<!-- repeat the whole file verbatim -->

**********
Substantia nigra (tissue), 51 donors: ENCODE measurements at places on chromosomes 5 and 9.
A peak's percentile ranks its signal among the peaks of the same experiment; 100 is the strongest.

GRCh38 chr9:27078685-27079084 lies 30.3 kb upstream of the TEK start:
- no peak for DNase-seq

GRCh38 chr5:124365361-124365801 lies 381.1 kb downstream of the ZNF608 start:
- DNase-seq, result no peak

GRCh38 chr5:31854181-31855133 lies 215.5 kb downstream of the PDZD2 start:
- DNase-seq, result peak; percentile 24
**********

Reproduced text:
Substantia nigra (tissue), 51 donors: ENCODE measurements at places on chromosomes 5 and 9.
A peak's percentile ranks its signal among the peaks of the same experiment; 100 is the strongest.

GRCh38 chr9:27078685-27079084 lies 30.3 kb upstream of the TEK start:
- no peak for DNase-seq

GRCh38 chr5:124365361-124365801 lies 381.1 kb downstream of the ZNF608 start:
- DNase-seq, result no peak

GRCh38 chr5:31854181-31855133 lies 215.5 kb downstream of the PDZD2 start:
- DNase-seq, result peak; percentile 24